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Podcast: Dr. Marti Newland on Eva Jessye

eva_jessyeThis post actually focuses on two people: Eva Jessye and Mari Newland, and features an interview with the latter.

There are a lot of extremely important people who don’t gain notoriety. Eva Jessye is one of them. According to Wikipedia, Jessye was the first African-American to become a well known international choir conductor. She was a teacher whose influence reverberated for decades and was important in the Harlem Renaissance. Jessye worked with George Gershwin on opera Porgy and Bess, one of the most important pieces of music in American history.

I did a post on Jessye about a month ago, and used a video of Marti Newland singing a song she arranged. I did some checking and found out that Dr. Newland actually has a couple of vocations. She is a soprano who has performed in recitals and oratorios in the United States and Europe.

Dr. Marti Newland on Eva Jessye:

[contextly_sidebar id=”IIbFCX0DOj1iKv62ZiPirkQZ8yDS2a8r”]Her list of credits – which includes a role as a choirister in the New New York City Opera’s production of Anna Nicole, a guest soloist with the Fisk Jubilee Singers and a performance as Glenda in “The Wiz” – is wide and varied.

Dr. Newland also is a Core Lecturer in Music Humanities at Columbia and earned a Ph.D. last year from the Columbia Ethnomusicology program. Her specialty is voice studies and African American music. Dr. Newland’s dissertation was “Sounding Black: An Ethnography of Racialized Vocal Practices at Fisk University.”

Wikipedia and Dr. Newland’s website were used to write this post. The music at the beginning and end of the is “Bless My Soul an’ Gone,” with Dr. Newland accompanied by Artis Wodehouse.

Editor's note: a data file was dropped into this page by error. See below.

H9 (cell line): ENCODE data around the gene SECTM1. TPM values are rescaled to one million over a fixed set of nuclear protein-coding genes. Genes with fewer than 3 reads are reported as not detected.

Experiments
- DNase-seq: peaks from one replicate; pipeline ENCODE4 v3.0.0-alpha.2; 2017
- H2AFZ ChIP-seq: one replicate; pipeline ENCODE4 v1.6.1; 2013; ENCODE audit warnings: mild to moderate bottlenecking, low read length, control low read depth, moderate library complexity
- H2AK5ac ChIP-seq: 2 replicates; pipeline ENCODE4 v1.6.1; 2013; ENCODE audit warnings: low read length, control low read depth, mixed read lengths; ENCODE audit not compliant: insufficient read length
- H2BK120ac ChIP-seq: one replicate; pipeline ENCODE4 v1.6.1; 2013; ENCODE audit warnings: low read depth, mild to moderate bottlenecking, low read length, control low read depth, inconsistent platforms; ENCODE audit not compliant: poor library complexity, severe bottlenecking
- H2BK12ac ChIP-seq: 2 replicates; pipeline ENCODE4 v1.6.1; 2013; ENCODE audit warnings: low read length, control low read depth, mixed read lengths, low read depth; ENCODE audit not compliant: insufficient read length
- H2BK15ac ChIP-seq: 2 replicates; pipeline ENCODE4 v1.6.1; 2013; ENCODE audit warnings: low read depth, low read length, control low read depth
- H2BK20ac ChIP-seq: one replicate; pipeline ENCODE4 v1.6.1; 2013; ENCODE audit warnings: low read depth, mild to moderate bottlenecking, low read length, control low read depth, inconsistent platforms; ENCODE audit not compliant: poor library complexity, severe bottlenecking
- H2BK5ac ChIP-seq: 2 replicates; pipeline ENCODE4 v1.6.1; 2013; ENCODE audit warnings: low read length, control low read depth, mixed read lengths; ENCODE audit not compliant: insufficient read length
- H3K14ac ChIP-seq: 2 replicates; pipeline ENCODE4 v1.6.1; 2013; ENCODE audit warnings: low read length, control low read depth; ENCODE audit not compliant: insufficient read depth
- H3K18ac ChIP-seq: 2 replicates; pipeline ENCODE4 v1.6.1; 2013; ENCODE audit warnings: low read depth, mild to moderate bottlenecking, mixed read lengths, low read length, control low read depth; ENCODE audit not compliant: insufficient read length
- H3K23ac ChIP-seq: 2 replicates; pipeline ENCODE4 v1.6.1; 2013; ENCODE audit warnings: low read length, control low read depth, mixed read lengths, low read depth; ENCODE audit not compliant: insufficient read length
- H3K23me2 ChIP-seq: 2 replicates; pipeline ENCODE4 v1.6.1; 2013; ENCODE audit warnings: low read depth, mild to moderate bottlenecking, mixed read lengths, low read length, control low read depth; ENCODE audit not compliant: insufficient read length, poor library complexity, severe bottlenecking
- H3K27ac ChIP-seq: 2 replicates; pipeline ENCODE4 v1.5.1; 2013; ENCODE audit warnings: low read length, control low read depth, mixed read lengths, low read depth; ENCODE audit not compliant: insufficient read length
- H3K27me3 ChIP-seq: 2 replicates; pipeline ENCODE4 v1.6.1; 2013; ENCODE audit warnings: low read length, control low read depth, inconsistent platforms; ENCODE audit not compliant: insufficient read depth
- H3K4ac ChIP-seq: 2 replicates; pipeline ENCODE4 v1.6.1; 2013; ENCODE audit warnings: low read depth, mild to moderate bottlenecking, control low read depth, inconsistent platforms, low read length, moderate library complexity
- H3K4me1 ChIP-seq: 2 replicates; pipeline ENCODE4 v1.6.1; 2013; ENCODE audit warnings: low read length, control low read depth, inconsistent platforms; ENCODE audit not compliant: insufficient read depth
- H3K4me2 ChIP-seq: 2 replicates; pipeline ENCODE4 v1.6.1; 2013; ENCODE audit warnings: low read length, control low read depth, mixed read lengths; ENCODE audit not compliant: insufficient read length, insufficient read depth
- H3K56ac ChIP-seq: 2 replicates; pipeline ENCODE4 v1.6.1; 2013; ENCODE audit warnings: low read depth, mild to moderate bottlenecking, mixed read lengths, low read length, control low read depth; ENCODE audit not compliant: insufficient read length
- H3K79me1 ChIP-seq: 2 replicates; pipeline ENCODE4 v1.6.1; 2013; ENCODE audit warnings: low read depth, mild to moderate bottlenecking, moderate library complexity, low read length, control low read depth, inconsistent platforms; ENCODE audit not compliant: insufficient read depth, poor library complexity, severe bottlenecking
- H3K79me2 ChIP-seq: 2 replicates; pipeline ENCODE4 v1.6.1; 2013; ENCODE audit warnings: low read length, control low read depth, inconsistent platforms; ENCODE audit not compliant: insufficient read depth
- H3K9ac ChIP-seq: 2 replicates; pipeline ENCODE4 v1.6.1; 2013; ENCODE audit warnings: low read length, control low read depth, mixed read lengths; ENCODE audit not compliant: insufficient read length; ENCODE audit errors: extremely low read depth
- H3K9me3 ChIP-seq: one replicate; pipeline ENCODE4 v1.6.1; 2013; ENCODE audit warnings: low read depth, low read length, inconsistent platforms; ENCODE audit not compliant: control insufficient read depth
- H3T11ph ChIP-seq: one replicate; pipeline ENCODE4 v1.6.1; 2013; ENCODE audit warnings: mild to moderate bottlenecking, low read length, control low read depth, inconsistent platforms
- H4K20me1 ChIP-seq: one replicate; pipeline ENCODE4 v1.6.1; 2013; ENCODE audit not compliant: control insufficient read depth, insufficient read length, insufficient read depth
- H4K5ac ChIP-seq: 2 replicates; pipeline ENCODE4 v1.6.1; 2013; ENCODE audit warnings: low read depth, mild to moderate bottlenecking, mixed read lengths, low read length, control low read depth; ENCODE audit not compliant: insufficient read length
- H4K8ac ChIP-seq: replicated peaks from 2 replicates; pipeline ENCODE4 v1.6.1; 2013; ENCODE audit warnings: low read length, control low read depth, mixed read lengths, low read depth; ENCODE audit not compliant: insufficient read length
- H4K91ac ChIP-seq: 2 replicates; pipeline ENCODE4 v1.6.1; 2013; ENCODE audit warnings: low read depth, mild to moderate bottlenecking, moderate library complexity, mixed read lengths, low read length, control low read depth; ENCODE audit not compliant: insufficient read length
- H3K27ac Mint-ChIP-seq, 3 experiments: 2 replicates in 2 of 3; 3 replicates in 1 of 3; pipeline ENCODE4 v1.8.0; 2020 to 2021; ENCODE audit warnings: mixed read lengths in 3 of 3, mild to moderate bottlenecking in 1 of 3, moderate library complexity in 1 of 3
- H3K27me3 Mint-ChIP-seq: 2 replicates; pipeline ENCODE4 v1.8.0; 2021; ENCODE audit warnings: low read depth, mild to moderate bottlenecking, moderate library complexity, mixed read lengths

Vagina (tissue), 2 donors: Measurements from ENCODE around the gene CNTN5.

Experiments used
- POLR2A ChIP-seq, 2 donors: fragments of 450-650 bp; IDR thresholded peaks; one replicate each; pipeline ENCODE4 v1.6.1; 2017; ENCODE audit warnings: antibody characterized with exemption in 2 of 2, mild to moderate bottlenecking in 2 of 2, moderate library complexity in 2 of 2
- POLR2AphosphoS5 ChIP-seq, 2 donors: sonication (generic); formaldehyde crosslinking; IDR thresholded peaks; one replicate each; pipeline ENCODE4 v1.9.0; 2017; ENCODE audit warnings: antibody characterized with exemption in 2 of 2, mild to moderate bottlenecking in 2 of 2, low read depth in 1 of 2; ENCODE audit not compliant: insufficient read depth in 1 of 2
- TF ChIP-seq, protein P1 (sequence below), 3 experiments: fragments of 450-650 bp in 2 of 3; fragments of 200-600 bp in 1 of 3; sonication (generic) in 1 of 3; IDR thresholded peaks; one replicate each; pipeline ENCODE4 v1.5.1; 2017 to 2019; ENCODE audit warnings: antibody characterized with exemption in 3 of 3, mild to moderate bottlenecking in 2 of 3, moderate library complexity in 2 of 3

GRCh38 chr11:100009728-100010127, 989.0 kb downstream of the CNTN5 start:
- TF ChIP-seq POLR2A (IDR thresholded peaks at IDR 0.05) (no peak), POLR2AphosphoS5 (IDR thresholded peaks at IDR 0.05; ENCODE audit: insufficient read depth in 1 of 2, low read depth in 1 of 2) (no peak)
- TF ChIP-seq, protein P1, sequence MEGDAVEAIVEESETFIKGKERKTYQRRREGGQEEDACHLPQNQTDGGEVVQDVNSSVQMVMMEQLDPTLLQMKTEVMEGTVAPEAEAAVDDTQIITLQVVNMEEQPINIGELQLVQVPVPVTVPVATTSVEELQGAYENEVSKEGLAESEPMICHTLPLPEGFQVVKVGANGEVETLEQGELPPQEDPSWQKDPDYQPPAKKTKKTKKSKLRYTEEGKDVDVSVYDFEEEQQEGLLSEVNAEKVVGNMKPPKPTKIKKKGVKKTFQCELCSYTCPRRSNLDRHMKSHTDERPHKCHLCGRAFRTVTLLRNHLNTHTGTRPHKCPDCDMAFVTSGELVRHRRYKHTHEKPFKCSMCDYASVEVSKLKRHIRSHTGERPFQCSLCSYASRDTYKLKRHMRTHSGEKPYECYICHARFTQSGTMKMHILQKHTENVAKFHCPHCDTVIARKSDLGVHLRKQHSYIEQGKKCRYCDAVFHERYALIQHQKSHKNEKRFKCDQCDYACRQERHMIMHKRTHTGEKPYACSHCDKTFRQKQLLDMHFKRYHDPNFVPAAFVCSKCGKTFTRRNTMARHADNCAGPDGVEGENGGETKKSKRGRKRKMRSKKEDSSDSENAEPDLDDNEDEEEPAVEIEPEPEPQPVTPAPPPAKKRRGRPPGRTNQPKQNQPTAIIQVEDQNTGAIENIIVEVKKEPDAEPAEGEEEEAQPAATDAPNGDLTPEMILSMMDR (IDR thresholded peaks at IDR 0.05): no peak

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Reading Music

The stories of the great bands and musicians are fascinating. Musicians as a group are brilliant, but often troubled. The combination of creativity and drama makes for great reading.

Here are some books to check out.

Duke Ellington brought class, sophistication and style to jazz which, until that point, was proudly unpolished and raucous. His story is profound. The author, Terry Teachout, also wrote "Pops," the acclaimed bio of Louis Armstrong. Click here or on the image.


What else is there to say? Here is the story behind every song written by The Beatles. Click here or on the image.


The Grateful Dead don't get enough credit for the profound nature of its lyrics. Many of the band's songs are driven by a deep and literate Americana ("I'm Uncle Sam/That's who I am/Been hidin' out/In a rock and roll band" and "Majordomo Billy Bojangles/Sit down and have a drink with me/What's this about Alabama/Keeps comin' back to me?").

David Dodd's exhaustive study tells the story, song by song. Click here or on the image.

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